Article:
European Union Struggles with Cannabis, Cocaine and New Psychoactive Drugs
A new report on the state of the drug market and use by Europeans reports that after stable drug use statistics for the last few years, some numbers are now on the increase. Cannabis, cocaine and new psychoactive drugs are flooding this market, addicting more Europeans and sending them to rehabs.
The Flourishing Market for “New Psychoactive Drugs”
For the last several years, EU law enforcement agencies have been monitoring the proliferation of these new psychoactive substances (NPS). These are the new synthetic formulas that have been found around the world—many of them strong stimulants or hallucinogens.
Many European drug traffickers acquire their NPS on the darknet. The darknet is a specialized segment of the internet not included in with Google, Yahoo or other search engine results. Some darknet websites are harmless but many others traffic in sordid activities and illegal substances such as synthetic drugs. When bought and sold on the darknet, synthetic drugs are often referred to as “research chemicals”—“not for human consumption.” But of course, the buyer and the seller know the real intention of the sales transaction.
In 2015, EU law enforcement was already monitoring hundreds of NPS formulas. In 2016, there were nearly two additional unique formulas detected each week. Thereafter, the rate of new drugs added to this list slowed to about one per week, bringing the total number of NPS detected to 620 by the end of 2016. While this slowing is a slight improvement, it does not mean that there has been any improvement in the quantity of these drugs making their way into the hands of consumers. It’s possible these drugs have never been tested on humans—any person using this drug could easily be taking his life in his hands.
The profile of the typical NPS user has shifted as the word has gotten out about the dangers of these drugs. It’s very often the marginalized, addicted person who is using these drugs—individuals who may simply be driven by the need to use drugs, any drugs, as long as they are cheap and available.
Those using NPS are three times more likely to seek emergency medical care than those individuals using more usual drugs like cannabis, alcohol, cocaine or heroin.
Cannabis in the EU
The EU has become a greater producer of cannabis in recent years. Between 2002 and 2015, the number of plants seized shot from 3.3 million to 11.4 million, with the largest increase coming from the Netherlands. Herbal cannabis is usually grown indoors, while cannabis resin normally comes from Morocco, as it has for many years.
About half as many EU youth use cannabis as youth in the United States, but more than twice as many teens in the EU drink compared to their U.S. counterparts. While alcohol and tobacco use numbers are falling in both regions, cannabis use is pretty stable.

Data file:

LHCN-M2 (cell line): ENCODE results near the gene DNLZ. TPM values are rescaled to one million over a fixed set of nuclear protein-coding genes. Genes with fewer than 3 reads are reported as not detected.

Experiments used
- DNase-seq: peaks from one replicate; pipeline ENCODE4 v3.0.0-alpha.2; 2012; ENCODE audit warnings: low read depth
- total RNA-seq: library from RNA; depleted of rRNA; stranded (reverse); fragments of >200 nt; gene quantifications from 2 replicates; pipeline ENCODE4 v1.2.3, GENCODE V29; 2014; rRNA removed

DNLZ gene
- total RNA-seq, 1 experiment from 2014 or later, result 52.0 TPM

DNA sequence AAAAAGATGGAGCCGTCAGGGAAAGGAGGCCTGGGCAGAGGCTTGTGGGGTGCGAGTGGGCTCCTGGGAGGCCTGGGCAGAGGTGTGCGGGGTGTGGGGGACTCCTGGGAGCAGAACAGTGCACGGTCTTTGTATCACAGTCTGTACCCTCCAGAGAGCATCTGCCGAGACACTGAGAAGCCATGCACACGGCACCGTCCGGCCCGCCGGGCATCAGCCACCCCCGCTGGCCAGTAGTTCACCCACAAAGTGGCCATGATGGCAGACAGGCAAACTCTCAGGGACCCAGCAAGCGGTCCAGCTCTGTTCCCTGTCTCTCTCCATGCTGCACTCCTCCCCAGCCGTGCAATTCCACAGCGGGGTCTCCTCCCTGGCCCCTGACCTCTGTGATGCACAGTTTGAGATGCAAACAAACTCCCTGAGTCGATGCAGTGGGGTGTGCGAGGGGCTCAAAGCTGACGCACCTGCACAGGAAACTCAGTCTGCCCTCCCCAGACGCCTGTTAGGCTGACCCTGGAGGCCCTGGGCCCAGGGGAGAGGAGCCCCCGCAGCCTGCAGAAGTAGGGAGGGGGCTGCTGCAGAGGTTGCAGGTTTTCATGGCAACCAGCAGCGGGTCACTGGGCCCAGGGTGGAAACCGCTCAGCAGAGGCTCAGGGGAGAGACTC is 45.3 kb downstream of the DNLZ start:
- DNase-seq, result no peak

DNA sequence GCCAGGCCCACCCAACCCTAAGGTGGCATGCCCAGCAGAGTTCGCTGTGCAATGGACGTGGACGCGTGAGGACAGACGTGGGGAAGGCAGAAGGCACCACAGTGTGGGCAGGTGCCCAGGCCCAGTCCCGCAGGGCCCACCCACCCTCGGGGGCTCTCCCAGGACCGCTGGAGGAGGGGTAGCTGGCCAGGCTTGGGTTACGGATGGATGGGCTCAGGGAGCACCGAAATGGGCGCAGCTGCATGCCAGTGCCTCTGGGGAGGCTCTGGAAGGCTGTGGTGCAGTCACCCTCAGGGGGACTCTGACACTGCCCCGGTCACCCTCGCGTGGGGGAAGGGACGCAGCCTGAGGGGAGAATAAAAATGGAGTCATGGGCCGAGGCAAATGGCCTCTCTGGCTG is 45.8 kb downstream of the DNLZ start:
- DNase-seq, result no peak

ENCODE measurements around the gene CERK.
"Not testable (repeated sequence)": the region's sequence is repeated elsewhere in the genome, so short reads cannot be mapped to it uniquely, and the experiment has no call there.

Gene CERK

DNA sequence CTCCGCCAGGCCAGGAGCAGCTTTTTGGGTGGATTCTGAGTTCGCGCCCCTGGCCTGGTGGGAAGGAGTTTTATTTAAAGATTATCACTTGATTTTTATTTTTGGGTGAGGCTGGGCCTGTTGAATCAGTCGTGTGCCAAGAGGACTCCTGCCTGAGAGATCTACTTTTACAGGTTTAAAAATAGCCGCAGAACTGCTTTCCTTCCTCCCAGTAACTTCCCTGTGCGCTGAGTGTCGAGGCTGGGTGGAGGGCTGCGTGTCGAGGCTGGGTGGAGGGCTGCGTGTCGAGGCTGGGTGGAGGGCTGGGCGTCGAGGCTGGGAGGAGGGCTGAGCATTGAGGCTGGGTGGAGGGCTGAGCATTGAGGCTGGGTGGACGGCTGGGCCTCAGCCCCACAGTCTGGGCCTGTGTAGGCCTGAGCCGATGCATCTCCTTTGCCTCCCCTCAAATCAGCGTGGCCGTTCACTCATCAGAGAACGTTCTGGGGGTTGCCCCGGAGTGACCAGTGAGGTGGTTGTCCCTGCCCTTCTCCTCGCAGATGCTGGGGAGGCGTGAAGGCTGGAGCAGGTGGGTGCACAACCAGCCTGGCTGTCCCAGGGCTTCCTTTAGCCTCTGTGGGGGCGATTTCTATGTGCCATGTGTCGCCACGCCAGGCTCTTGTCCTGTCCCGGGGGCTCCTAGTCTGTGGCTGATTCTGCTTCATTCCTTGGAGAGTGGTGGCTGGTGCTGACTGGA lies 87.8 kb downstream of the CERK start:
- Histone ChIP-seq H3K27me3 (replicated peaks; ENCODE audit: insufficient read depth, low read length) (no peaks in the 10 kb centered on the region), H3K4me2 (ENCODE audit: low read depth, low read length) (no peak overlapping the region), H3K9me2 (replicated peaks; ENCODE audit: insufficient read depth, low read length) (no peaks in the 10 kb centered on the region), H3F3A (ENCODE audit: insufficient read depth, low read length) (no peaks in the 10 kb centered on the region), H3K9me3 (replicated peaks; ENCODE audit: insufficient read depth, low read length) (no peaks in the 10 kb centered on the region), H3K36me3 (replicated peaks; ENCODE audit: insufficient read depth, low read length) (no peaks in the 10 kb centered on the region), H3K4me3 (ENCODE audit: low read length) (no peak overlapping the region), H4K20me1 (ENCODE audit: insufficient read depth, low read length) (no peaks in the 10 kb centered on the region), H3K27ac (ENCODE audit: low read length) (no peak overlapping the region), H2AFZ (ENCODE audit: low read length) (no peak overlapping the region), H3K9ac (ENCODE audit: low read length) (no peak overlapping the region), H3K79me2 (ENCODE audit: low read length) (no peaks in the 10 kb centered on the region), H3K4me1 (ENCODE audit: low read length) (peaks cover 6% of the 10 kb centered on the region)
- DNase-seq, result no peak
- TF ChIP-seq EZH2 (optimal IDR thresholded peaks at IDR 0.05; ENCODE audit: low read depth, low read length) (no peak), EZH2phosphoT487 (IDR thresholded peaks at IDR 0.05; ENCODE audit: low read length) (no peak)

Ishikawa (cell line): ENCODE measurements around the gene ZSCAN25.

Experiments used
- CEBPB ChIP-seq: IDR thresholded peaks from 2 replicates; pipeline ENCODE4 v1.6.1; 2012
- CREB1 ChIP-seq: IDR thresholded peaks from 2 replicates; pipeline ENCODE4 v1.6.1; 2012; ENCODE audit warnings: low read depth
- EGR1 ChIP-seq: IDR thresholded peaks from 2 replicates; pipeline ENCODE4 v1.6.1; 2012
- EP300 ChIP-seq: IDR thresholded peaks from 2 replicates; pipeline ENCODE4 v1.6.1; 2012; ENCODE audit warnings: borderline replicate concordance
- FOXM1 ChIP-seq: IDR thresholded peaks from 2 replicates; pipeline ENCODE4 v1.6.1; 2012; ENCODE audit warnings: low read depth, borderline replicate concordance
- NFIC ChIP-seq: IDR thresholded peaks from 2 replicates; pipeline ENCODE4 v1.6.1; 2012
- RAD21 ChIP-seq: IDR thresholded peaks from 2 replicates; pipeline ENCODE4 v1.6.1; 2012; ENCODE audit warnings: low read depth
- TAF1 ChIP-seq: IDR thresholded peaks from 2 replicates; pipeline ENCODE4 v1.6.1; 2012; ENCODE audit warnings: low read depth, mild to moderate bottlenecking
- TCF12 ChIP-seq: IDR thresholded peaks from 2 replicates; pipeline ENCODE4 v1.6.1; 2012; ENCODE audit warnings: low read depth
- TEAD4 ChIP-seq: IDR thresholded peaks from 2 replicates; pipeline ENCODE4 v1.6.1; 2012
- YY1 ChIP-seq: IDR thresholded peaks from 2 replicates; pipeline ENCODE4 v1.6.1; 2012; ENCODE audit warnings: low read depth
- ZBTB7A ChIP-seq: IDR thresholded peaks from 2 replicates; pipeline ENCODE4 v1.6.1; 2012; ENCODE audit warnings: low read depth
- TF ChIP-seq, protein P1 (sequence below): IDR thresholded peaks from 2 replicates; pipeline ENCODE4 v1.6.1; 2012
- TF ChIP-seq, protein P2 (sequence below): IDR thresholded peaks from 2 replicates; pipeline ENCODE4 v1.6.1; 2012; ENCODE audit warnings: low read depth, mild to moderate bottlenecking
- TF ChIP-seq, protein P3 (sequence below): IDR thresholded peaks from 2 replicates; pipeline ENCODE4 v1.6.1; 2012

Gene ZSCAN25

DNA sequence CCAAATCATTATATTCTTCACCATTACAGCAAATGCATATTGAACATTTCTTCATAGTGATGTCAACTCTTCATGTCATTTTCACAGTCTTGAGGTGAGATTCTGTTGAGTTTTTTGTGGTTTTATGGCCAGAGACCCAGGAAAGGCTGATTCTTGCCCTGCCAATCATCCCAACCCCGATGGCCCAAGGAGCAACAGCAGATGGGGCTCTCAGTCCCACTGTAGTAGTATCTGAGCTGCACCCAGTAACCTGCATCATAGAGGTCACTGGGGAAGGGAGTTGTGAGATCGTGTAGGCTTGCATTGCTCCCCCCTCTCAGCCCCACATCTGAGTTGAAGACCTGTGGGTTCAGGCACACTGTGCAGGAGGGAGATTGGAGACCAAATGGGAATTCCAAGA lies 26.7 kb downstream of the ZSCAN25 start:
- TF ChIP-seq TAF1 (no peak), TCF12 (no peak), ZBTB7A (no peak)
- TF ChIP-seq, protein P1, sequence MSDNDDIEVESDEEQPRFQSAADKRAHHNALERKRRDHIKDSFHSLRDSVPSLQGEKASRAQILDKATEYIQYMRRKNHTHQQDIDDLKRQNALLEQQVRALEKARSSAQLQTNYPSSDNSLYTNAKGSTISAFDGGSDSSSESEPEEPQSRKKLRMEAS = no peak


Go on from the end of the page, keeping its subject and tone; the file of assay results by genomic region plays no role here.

Every year, it’s estimated that EUR 9.3 billion are spent on cannabis products. The greatest quantity of cannabis resin is seized in Spain—just across the Strait of Gibraltar from Morocco. Highest rates of herbal cannabis seizures occur in Spain, the UK and Northern Ireland. An astonishing 536 tonnes of cannabis resin was seized in 2015 in Spain.
About 1% of EU adults report that they are daily or near-daily users of cannabis. The number of people seeking treatment for problems with cannabis are increasing—first time entrants to treatment for cannabis increased from 43,000 in 2006 to 76,000 in 2015.
Seventy percent of EU drug seizures are cannabis products—herbal products, resin or plants. In order of descending quantity, the other drugs seized are:
- Cocaine/crack cocaine 9%
- Amphetamines 5%
- Heroin 5%
- MDMA (Ecstasy) 2%
- All other substances combined equals 8%.
A person keeping track of drug seizures across the EU would accumulate a database of one million seizures each year. The greatest number of seizures are small, but larger seizures from drug traffickers make up the bulk of the weight.
Cocaine and Heroin
Cocaine use in the EU was flat for a few years but now, usage figures are on the rise once again. Most cocaine supplies are shipped by air from Bolivia, Colombia or Peru. Much of the supply lands in Western Africa first and then may be transshipped through Spain on its way to other EU countries.
Heroin is the most common opioid in the EU. Compared to the U.S., far fewer people misuse prescription painkillers. The average age of the EU heroin user has increased in recent years, now averaging 37 years of age.
Following the trend in the U.S., the powerful opioid fentanyl has made an appearance and is usually illicitly manufactured, as it is in the U.S. In 2015, 27 kilograms of illicitly-manufactured morphine was also seized. In 2015, 4.5 tonnes of heroin was seized, most of it sourced from Afghanistan, Iran or Pakistan. If you add the tonnage seized in EU Member States Norway and Turkey, the seizures total 12.9 tonnes.